‘Sixth’ sense! Owner kills sports bar plan on quiet Slope street

Slopers feel very unlucky about Lou’s
Photo by Stefano Giovannini

Make that Unlucky Lou’s.

The owner of the controversial would-be sports bar Lucky Lou’s has withdrawn his application for a full liquor license for his Sixth Avenue establishment after pressure from neighbors who said the new bar would turn the quaint residential street into a drunken jock fest.

“There was a lot of reluctance from the community — and I think he knew we wouldn’t grant [approval],” said Mark Shames of Community Board 6, noting the residentially zoned strip isn’t suited for a sports bar crowd.

Owner Luis Cordero initially sought to cater to football fans and sling hard liquor until 4 am, then changed his plan, saying he would serve “four-star food” and cater to families.

But dozens of neighbors on the Park Slope street — which has remained residential and quiet despite its position between the neighborhood’s two bustling commercial spines — nevertheless stormed a CB6 hearing two weeks ago to protest.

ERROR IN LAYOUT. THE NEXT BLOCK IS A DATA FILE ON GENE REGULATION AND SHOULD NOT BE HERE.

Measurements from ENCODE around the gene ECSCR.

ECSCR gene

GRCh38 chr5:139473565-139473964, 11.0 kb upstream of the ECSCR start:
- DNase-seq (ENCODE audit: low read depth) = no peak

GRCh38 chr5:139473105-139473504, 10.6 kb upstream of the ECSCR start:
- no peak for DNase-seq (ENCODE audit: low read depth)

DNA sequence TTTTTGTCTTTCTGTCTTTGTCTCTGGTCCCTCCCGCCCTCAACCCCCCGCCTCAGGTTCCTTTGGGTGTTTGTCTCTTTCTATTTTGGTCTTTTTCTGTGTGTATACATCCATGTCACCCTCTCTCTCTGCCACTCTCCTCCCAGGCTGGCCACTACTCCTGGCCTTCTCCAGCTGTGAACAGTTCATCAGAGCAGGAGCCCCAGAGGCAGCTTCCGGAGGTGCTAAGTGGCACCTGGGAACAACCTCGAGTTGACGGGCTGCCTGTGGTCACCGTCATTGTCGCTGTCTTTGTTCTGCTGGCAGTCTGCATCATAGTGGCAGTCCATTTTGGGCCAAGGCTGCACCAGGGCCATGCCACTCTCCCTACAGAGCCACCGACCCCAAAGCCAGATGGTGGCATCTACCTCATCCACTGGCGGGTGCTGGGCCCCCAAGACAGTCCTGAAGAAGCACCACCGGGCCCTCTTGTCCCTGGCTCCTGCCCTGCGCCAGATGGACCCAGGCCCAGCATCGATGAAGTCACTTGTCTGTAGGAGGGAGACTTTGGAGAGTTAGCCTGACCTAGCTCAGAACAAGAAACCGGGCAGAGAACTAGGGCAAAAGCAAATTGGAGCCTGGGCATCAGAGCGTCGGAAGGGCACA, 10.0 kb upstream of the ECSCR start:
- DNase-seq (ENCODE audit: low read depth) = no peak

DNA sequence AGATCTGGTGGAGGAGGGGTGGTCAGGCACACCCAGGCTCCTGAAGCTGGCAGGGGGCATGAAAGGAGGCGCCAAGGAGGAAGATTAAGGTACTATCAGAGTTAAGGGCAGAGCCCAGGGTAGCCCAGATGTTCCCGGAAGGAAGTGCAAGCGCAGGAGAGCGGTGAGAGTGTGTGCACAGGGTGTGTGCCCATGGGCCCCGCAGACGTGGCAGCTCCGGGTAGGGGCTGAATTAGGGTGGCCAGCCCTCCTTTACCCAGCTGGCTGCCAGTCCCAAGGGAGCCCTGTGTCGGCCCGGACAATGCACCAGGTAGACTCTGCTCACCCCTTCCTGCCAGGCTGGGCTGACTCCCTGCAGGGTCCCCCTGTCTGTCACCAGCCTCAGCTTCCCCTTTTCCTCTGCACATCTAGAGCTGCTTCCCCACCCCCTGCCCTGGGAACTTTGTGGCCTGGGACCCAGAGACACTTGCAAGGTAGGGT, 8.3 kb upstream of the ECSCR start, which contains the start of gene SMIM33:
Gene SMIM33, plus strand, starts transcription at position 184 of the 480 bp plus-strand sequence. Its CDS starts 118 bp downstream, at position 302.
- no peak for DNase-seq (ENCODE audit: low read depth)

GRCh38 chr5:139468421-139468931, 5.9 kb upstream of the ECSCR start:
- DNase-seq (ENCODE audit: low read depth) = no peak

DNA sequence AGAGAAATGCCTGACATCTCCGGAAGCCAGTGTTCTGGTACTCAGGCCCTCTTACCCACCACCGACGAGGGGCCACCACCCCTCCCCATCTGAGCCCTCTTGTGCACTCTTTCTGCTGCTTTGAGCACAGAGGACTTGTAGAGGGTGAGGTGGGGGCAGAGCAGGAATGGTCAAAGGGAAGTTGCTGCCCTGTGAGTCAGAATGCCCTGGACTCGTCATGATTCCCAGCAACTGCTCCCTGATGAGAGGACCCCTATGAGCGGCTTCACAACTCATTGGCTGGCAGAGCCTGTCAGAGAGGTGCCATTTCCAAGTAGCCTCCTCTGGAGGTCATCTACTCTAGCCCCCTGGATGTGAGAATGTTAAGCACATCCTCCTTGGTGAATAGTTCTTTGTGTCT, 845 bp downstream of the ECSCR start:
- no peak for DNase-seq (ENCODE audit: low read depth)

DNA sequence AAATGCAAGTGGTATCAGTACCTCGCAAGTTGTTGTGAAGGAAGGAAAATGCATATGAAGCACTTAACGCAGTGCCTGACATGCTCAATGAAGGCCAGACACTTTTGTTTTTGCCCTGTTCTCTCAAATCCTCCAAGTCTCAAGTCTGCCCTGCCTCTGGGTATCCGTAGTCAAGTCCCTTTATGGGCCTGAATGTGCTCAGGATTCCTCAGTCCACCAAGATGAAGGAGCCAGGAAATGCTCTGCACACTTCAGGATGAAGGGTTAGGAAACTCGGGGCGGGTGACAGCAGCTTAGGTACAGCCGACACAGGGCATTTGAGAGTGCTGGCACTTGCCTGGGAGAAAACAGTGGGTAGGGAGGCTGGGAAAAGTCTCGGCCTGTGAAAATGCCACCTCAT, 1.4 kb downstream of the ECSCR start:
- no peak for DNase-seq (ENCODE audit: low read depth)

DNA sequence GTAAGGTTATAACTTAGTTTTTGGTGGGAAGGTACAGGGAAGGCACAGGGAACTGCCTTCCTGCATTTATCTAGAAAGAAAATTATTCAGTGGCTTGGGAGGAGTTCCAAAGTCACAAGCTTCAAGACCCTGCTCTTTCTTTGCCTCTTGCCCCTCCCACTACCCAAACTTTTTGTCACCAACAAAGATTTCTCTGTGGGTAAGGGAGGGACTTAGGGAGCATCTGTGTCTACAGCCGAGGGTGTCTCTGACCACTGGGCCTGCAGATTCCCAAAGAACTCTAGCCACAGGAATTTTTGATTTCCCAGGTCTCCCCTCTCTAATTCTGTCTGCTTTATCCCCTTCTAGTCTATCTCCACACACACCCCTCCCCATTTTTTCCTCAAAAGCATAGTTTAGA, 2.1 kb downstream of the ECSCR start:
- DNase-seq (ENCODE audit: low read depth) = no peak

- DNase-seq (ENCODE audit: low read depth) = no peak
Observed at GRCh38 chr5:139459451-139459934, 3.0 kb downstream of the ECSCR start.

Residents questioned Cordero’s character and the appropriateness of the bar site — which is surrounded by a school; a library; several churches; and at least one other bar, the popular Park Slope Ale House.

Cordero owns the building and is able to skirt residental zoning restrictions because he is grandfathered in under its original commercial zoning — which applied to the now-closed Kohzee Café in the same space.

He says he’ll apply for the easier-to-get beer and wine license, and just wants a “nice little cafe.”

“These people made a big stink out of it … but I want to please the neighborhood and I don’t want them to be angry at me,” he said.